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Mar 27, 2021

Although robots have been in our lives for decades, they have often been kept quite separate from the humans they help, whether that's huge industrial manufacturing robots that operate behind fences on the factory floor or remote handling robots in nuclear and surgical settings. But increasingly, we want to design robots that work with us in close collaboration.

In this episode, I take a look at the rapidly-developing world of human-robot collaboration — from nimble robotic assistants in the smart factories of the future, to robotic toys and assistants in homes, classrooms, and hospital wards — with the help of Javier Chiyah (Heriot-Watt University), Dr Helena Webb (University of Oxford) and Dr Lola Cañamero (University of Hertfordshire).

Javier Chiyah is a PhD student at Heriot-Watt University working on human-robot collaboration using conversational agents. He is exploring new methods of interaction for robots in smart factories with Siemens. Previously, he worked on the development of a system for remote operation of autonomous underwater vehicles, funded by the Ministry of Defence. One of his goals is to make robots more intuitive to use through speech, and he is very excited about all the amazing things that human-robot teams can achieve together.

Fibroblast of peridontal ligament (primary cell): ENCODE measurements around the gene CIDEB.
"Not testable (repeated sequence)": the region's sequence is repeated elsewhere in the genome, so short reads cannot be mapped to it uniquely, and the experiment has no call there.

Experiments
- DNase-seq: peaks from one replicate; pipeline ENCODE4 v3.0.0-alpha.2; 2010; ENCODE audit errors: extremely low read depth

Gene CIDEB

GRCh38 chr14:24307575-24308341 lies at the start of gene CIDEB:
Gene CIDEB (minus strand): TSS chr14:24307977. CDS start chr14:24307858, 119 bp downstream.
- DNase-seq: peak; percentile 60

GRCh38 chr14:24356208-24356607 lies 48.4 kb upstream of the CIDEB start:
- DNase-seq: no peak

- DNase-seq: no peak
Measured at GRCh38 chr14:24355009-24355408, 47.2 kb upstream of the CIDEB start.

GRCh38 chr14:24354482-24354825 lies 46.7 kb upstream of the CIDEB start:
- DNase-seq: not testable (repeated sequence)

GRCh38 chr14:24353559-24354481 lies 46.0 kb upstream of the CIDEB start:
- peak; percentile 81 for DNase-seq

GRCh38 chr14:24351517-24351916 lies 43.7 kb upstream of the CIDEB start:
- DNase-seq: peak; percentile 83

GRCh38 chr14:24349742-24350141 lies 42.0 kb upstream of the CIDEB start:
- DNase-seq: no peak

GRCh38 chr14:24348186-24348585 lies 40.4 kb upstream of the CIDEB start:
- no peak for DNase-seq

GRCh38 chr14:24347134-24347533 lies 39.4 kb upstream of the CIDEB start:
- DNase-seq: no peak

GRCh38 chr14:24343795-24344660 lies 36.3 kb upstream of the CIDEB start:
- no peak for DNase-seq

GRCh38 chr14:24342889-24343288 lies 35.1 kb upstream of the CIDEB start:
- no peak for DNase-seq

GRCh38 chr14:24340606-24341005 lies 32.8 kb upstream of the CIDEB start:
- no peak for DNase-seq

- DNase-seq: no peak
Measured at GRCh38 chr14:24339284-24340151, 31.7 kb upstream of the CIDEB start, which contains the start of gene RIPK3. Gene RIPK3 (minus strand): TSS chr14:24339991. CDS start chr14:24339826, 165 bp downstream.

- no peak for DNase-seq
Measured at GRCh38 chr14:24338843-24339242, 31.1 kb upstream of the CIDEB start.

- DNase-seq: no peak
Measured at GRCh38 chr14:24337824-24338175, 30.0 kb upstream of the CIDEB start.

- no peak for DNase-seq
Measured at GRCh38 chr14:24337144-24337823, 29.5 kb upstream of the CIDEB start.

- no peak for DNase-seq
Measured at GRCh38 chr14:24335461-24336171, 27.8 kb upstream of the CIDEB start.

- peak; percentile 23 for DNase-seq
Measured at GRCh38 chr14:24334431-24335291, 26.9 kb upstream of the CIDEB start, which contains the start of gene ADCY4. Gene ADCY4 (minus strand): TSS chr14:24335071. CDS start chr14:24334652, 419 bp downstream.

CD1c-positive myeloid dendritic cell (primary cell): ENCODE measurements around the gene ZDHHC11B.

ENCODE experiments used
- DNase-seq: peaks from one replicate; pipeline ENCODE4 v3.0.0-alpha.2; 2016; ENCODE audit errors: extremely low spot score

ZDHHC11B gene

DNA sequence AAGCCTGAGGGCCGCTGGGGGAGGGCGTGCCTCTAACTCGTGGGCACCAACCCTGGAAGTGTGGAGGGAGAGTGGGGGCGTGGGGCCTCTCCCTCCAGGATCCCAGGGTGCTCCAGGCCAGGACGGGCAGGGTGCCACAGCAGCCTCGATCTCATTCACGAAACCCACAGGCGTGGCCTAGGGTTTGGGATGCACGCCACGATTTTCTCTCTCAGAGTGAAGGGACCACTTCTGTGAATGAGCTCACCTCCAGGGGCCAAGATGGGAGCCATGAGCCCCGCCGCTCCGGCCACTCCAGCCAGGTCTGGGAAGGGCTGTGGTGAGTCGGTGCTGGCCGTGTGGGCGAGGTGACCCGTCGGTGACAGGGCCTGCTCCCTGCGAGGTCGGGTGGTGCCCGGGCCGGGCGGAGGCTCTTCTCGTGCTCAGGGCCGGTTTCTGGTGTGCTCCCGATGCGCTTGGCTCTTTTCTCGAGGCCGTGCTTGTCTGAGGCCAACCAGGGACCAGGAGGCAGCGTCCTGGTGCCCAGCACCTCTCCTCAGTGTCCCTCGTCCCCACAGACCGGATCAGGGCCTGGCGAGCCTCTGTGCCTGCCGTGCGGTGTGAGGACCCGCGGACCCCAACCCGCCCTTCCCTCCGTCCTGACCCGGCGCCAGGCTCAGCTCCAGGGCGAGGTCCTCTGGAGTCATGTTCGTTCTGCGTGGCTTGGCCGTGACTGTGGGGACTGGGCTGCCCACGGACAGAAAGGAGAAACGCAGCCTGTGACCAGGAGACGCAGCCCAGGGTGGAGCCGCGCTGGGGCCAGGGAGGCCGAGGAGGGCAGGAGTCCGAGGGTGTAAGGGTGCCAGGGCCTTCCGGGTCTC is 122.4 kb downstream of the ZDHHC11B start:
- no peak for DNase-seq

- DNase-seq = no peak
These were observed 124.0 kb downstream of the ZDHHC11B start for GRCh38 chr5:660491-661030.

Dr Helena Webb is a Senior Researcher in the Department of Computer Science at the University of Oxford. She specialises in detailed, qualitative research that explores the lived experience of technology and the different ways in which users interact with technological systems. She is currently part of a project called RoboTIPS, a collaboration between Oxford and Bristol Robotics Lab to develop an innovative safety mechanism for social robots – the Ethical Black Box.

Dr Lola Cañamero is Head of the Embodied Emotion, Cognition and (Inter-)Action Lab at the University of Hertfordshire in the UK. Following an undergraduate degree in Philosophy, she turned to Embodied AI and robotics as a postdoctoral fellow. Her research investigates the interactions between motivation, emotion and embodied cognition and action from the perspectives of adaptation, development and evolution, using autonomous and social robots and artificial life simulations.